I’m jumping the gun slightly, but Tuesday is Bob’s 70th birthday. And unlike most 70 year olds, he remains the embodiment of change. In fact, to me he seems like one of the greatest chroniclers of change – technological, emotional, social.
Here are 10 things that Bob Dylan know about progress and technology that I now also know, partly thanks to him.
1. Journalists are an unreliable source of understanding of what change is really happening in society. They tend to mainly chronicle the phenomenon of journalistic interest. Or rather, they know something is happening, but they don’t know what it is.
2. You shouldn’t define, who you are, or what you believe, by what technology you do or don’t use. And certainly not by what other people think of it.
3. The future is unevenly distributed, and that means that there’s a lot in the past that hasn’t finished its path yet. Like Woody Guthrie.
4. Sometimes, more interesting things develop when you hand things on to someone else, rather than trying to keep control of them. The intersection between Bob Dylan and Jimi Hendrix might be better than anything either could achieve alone.
5. Young people are braver and faster to embrace change. But you can do things to stay young, or even to think younger than you used to, which can only lead to good things.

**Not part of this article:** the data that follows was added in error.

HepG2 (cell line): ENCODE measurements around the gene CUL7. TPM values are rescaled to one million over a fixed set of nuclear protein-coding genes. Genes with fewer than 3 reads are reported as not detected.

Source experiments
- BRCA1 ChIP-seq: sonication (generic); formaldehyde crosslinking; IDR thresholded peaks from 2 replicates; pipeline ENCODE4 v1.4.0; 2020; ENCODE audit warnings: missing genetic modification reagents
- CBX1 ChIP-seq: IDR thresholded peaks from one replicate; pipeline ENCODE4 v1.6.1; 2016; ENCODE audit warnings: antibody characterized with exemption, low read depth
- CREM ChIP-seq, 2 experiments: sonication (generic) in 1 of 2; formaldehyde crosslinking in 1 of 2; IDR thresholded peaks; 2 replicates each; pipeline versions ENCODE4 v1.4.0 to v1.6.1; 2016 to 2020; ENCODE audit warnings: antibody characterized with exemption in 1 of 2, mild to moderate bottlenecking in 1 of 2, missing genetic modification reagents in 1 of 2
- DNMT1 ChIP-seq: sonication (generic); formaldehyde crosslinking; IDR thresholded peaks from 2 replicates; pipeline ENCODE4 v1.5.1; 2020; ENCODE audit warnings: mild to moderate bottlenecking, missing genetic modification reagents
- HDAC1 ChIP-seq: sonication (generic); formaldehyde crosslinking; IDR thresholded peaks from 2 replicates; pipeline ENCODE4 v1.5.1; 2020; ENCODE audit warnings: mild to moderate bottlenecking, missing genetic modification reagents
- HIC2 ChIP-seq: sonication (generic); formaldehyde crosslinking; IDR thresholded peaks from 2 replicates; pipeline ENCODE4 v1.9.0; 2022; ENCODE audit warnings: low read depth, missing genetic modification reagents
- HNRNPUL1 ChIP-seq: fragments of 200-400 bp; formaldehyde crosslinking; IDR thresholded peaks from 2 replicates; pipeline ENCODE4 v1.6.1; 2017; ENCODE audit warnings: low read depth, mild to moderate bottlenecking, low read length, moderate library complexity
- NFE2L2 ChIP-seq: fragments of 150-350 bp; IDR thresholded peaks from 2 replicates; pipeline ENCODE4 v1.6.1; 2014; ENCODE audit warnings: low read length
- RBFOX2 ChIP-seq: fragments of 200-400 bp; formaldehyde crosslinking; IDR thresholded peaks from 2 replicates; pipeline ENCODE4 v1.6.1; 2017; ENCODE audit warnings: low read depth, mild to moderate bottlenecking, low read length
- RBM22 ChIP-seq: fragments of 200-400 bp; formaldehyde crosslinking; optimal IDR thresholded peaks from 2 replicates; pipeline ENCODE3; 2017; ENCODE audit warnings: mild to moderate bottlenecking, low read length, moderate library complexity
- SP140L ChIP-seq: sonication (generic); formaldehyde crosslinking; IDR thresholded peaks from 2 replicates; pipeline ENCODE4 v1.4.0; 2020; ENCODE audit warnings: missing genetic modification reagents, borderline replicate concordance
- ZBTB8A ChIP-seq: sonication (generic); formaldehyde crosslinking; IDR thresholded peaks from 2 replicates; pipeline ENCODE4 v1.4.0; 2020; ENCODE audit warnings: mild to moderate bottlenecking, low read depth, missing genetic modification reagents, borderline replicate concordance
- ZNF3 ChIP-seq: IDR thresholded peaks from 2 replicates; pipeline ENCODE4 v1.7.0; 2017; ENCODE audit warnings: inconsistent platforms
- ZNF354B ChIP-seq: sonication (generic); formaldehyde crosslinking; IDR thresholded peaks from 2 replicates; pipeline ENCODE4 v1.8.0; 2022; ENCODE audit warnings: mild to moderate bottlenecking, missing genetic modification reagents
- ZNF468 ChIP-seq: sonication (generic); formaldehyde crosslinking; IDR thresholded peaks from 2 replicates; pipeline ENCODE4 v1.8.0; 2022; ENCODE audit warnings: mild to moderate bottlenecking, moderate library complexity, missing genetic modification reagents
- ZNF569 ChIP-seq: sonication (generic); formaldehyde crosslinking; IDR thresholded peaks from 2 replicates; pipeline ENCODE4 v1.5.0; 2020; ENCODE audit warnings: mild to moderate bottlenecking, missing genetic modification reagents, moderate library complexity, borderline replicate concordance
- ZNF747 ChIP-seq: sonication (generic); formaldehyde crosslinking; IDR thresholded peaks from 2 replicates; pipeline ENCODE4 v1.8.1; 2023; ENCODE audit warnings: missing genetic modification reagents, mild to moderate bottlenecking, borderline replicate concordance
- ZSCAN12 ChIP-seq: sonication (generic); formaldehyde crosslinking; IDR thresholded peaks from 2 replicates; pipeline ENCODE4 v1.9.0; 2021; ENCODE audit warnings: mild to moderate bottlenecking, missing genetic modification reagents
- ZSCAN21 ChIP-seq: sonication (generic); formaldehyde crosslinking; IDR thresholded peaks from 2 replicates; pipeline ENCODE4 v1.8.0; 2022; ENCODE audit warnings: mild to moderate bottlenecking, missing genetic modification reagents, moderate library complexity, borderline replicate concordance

6. Artists may be really good at defining a vision of where society should be going, or giving shape the the collective thoughts of a new generation. That doesn’t mean they should be in charge of making it happen.
7. Hard work and creative thinking gets you a long way. But inspiration is real, and is magical. It’s where all the really big leaps come from. If you experience it, don’t take it for granted – even if you are uniquely blessed it doesn’t last forever.
8. There is nothing more destructive in the world, or more likely to hold back the invention of exciting new things, than fear. Fortunately, there is also nothing more ridiculous, particularly to a posterity who have to look back at the era of Communist fear. Not many people saw this as clearly as Dylan.
9. It doesn’t how much technology there is in the world. And how messed up your throat gets. There is still no substitute for physical performance. Just keep singing through the pain. 50 years of continuous gigging is inherently admirable.
10. Progress isn’t everything. Some things are timeless. And sometimes it can feel like the whole of history is happening at the same time, if you really use your imagination. The latest technological developments are pretty irrelevant on Desolation Row.
Anyway, thanks Bob. His music gives me inexhaustible pleasure, and I think he’s said more useful things about what changes and what stays the same as time passes than pretty much anyone else. Happy Birthday.